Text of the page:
Bloomberg reports: “Bill and Hillary Clinton have long supported an estate tax to prevent the U.S. from being dominated by inherited wealth. That doesn’t mean they want to pay it. To reduce the tax pinch, the Clintons are using financial planning strategies befitting the top 1 percent of U.S. households in wealth. These moves, common among multimillionaires, will help shield some of their estate from the tax that now tops out at 40 percent of assets upon death.” Wait a second. The implication here is that Hillary Clinton is being a hypocrite. Poppycock. She wants to change the law — in a way that will adversely affect herself — and in the meantime will follow existing law. There is nothing unusual about that, nor does she have any moral obligation to pay more than is owed under existing law. The media played this game with Mitt Romney, questioning each tax deduction and exclusion. The press likes to call these “loopholes,” but in fact this is the law. It may be a great argument for tax reform to make a simpler code but it’s not necessary for politicians to overpay on taxes.

Former secretary of state Hillary Rodham Clinton speaking in Washington. (Cliff Owen/Associated Press)

The Clinton figures do however raise two questions. First, “broke” is she? “At the end of 2012, the Clintons were worth $5.2 million to $25.5 million, according to financial disclosures that Hillary Clinton filed in 2013 as she was leaving her position as secretary of state. That total excludes the value of their homes in Washington and in Chappaqua, New York, any savings since 2012 and gifts already made to their daughter, Chelsea, who is expecting their first grandchild later this year.” With all that money, why then did Clinton feel compelled to keep scrounging up speaking gigs at $200,000 a pop? (“Since she left the government last year, Hillary Clinton, 66, has been giving speeches for hundreds of thousands of dollars each.”) Did she feel deprived? Did she want to stay in the loop with her rich potential donors? She should give a straight answer.

Really, how was this benefiting the lives of women and girls (other than Hillary and Chelsea)? That is how she has described herself, a defender of women and girls. Think of the money she could have raised or the awareness she could have generated had she, like, say, Audrey Hepburn, become a worldwide ambassador for the downtrodden and oppressed.

The second issue is the Clintons’ charitable giving. Was it more or less than the 29.4 percent the Romneys gave away in 2011? If it is, her money chasing might be understandable. If not, then it sure seems like greed. I’d be curious, again, to see how much she gave to the women and girls.

The Clintons have a problem getting tripped up by their own sanctimony. The great feminist, we know from a recording of her talking about her victory in a case representing a child rapist, cackled over pulling a fast one on the prosecution. The Post’s Melinda Henneberger observes, “Even rapists deserve adequate legal representation, of course; that’s how our justice system works, no matter how reprehensible the crime. . . . In an interview in the mid-1980s for an Esquire magazine piece that never ran, Clinton’s glee is audible about the prosecution’s big mistake in the case, when it accidentally discarded key evidence. Some are writing off the remarks, as one fellow journalist put it on social media, as ‘typical gonzo defense lawyer talk.’ It is not, however, typical talk for a lifelong defender of women and children.” Nor is it “typical” (decent? acceptable?) for the feminist icon to make the claim that the 12-year-old was the sexually promiscuous.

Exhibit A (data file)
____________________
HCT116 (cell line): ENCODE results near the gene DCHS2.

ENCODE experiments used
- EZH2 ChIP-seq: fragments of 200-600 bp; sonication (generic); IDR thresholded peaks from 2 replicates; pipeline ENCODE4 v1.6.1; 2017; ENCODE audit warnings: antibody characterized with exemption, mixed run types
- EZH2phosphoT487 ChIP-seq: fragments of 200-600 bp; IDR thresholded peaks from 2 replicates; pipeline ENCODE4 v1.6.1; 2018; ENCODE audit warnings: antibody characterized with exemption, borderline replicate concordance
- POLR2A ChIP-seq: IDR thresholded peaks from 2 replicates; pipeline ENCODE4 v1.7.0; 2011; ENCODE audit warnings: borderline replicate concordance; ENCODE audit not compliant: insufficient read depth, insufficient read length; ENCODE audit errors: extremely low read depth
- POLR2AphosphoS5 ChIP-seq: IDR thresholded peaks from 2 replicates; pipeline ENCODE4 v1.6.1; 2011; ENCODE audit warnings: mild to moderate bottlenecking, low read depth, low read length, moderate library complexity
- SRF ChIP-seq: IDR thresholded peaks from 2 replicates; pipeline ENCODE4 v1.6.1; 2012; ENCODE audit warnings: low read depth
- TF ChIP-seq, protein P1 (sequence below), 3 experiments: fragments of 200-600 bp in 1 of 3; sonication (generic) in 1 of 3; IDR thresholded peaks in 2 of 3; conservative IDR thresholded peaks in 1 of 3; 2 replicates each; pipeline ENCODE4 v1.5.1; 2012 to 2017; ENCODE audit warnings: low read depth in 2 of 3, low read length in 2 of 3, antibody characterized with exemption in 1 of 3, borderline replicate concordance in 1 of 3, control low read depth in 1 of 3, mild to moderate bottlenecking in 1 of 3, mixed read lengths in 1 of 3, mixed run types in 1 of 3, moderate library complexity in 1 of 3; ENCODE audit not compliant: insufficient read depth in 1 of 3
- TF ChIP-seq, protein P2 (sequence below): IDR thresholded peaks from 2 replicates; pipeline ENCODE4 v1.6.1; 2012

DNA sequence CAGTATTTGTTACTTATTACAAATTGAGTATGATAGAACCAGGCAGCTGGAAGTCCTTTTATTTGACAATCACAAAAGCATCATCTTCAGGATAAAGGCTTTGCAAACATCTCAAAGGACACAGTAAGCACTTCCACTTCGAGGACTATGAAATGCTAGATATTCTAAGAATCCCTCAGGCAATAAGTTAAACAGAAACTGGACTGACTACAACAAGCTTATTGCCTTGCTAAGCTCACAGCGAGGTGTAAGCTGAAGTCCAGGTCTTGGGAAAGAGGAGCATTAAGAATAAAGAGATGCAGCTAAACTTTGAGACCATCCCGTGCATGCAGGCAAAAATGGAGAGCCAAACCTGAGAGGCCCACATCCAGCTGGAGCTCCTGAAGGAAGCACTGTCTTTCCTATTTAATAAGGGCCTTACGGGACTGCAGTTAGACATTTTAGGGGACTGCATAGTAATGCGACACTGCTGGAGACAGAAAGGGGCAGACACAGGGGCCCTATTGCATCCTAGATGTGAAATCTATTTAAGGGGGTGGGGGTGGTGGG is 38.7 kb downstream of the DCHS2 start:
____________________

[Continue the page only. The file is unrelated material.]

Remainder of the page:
And that in turn brings back  another problem for the feminist heroine: Henneberger reminds us: “The ‘little bit nutty, little bit slutty’ defense has a long, ugly history. It’s jarring to see it trotted out against a kid by a future feminist icon. The argument also bears an uncomfortable similarity to Clinton White House descriptions of Monica Lewinsky, who without that semen stain on her little blue dress would have been dismissed as a stalker who had fantasized that she had a relationship with President Bill Clinton.”

To sum up, it’s not the trust or the legal representation of a rapist that matters; it is that her greed and ambition consistently get the better of her, to the detriment of those women and girls she claims to be helping. They never seem to be at the top of her priority list. And that was certainly the case during her tenure at the State Department. What did she do for the women of the Arab Spring, China, Iran and Russia? She gave some speeches (no separate fees back then) and had some meetings, but the heavy lifting (e.g.  the Magnitsky Act) was done by Congress often over State’s objections. She was about engaging the regimes that oppressed women and girls.

Clinton deserve to be judged by the same standard we hold other candidates, but she also deserves to be sized up against her self-proclaimed virtues. When it comes to the women and girls, she doesn’t live up to her billing.

Jennifer Rubin writes the Right Turn blog for The Post, offering reported opinion from a conservative perspective.